2. You may find it difficult to sell your property as the buyer’s solicitors will ask to see evidence that you have complied with the terms of your lease.
  3. It is more expensive to get retrospective consent for alterations.
  4. You may be in breach of your mortgage conditions.

Commercial Leases

If the landlord agrees in principle to the alterations then, usually, they need to instruct their solicitors to prepare a Licence for Alterations. This is a legally binding document and will need to be executed by all parties as a deed.

For some minor works (e.g. signage), HomeGround can issue a letter licence. This is a short, but legally binding, document that sets out the terms of the consent.

Each request for alterations is treated on a case-by-case basis and HomeGround and the landlord will decide which form of licence is the most appropriate for your alterations.

Our online request for alterations form is easy and convenient to use. You can upload supporting documents, provide details about the proposed alterations and even pay the alterations fee. To access the online form you need to have a personal account on the HomeGround Portal.

Residential Leases

We charge a non-refundable, initial assessment fee of £120 for flats or £60 for houses to review your request for alterations form. This fee must be paid in full during the application process.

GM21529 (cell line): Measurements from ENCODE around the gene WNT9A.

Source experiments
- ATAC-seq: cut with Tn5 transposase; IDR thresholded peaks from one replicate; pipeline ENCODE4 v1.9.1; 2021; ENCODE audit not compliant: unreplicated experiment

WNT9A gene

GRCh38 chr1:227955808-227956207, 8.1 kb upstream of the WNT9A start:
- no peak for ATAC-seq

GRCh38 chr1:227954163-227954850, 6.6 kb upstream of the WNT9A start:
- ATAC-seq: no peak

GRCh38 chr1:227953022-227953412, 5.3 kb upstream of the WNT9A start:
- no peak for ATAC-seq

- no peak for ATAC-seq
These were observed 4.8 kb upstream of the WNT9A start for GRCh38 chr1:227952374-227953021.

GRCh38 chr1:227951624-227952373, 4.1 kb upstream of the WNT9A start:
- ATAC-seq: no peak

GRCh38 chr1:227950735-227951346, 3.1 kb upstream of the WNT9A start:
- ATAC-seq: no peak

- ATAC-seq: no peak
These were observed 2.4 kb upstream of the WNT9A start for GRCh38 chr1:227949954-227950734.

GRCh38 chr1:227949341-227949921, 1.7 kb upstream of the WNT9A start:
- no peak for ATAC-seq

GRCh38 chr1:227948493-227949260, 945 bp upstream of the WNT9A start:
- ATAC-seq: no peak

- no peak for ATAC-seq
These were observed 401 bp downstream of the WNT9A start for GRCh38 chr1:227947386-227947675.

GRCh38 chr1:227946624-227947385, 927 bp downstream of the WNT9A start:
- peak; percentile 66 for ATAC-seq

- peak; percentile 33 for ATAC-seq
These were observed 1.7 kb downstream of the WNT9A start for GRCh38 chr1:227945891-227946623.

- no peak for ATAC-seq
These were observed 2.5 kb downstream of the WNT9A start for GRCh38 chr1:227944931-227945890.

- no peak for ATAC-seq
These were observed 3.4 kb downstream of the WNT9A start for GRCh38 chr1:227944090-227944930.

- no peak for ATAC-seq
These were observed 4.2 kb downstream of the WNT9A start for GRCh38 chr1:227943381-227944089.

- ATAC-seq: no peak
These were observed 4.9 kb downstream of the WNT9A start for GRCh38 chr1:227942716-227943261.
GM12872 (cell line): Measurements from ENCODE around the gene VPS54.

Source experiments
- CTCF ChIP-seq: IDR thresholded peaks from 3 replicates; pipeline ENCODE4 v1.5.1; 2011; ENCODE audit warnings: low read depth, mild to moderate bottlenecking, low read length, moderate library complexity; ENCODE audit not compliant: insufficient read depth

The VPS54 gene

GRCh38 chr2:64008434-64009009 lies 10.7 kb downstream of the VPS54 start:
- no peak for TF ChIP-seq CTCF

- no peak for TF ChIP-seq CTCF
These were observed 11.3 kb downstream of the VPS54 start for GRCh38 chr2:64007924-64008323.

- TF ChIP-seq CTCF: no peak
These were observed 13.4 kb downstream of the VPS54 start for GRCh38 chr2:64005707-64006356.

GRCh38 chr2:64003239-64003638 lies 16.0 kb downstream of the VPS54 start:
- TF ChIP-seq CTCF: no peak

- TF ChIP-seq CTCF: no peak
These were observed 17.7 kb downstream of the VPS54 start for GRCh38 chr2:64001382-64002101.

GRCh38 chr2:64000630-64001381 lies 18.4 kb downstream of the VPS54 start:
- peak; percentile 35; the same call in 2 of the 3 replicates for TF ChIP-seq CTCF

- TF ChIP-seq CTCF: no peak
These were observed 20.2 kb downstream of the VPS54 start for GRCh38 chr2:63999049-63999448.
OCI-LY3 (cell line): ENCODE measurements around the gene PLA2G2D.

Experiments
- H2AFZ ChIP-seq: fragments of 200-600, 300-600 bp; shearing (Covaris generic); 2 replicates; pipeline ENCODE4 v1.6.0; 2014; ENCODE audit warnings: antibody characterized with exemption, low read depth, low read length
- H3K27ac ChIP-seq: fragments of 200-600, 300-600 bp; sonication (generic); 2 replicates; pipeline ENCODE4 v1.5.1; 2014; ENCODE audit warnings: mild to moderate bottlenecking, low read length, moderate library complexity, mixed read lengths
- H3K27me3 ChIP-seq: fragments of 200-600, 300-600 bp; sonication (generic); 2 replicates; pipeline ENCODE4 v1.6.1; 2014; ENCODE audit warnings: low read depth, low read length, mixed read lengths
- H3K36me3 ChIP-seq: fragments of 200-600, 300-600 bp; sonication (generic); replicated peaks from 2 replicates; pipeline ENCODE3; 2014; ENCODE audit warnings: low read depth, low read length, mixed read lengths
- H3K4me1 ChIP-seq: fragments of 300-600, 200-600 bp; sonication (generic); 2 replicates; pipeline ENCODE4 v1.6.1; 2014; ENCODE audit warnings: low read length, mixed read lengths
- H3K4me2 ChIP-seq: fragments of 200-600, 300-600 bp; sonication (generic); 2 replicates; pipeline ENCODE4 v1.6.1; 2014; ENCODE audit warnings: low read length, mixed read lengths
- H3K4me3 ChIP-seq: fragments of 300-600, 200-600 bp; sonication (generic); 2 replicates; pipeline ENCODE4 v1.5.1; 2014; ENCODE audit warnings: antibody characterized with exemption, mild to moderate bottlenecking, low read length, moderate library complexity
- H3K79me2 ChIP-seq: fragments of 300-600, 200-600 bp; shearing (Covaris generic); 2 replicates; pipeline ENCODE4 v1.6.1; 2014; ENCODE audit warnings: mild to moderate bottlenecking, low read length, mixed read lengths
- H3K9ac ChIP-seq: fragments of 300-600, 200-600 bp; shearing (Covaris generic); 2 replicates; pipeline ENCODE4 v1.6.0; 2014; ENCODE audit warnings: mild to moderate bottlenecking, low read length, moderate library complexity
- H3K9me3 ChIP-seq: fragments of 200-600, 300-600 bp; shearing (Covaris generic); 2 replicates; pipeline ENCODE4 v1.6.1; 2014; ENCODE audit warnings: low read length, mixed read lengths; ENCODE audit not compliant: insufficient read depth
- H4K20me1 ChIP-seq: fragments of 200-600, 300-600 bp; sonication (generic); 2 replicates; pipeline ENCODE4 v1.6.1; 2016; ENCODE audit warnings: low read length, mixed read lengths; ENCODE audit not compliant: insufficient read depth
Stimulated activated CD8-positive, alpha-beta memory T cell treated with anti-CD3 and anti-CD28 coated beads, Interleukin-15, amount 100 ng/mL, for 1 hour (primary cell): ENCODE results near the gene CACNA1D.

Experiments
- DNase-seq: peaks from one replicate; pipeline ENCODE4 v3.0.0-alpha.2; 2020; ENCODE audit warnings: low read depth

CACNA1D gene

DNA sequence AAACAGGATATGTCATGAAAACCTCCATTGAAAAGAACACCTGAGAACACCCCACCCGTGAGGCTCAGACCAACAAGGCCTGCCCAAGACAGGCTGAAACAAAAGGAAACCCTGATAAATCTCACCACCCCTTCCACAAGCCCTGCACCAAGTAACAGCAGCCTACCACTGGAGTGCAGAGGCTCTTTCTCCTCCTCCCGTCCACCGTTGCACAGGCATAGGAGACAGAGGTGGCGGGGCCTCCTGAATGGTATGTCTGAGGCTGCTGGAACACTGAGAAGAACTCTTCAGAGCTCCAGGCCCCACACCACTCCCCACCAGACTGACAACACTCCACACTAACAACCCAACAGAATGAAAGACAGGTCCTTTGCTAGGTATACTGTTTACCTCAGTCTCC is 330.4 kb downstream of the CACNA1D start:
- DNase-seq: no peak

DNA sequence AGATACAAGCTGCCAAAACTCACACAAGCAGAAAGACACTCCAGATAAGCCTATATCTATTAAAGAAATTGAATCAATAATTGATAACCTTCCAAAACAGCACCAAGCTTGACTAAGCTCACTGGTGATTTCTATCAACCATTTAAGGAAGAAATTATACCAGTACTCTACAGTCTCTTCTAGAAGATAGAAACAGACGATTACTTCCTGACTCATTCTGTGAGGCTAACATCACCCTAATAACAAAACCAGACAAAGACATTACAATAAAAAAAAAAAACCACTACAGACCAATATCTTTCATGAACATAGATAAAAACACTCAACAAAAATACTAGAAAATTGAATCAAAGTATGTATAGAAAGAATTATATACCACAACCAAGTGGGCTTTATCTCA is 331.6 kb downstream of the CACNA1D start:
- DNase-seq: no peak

Commercial Leases

We charge a non-refundable, initial assessment fee of £250 to review your commercial alterations request form and supporting documents. As part of the review process, we send the application and all supporting documents to our client’s surveyors for evaluation and they charge £875+VAT to produce the required Due Diligence Report.

Both fees must be paid in full at the time of application. If it becomes apparent that a letter licence is appropriate, we will refund you the Due Diligence Report fee.

This initial assessment is vital to determine: whether the landlord can grant consent; what conditions need to be attached; and whether a letter licence or a licence deed is needed.

As part of the review, we look at the details of the proposed works (including any plans and drawings), the terms of your lease, the title to your property and the title to the landlord’s property (including any alterations terms in a headlease, if one exists).

To register for a personal account you need your alphanumeric security key and your 12-digit customer reference number. You can find these on your HomeGround invoice or your welcome letter and you can register here.

If you have already registered on our portal and need help with your password, please click here.

Although we recommend that you use the forms on the online portal, you can get in touch with the consents team through this contact form or by post at: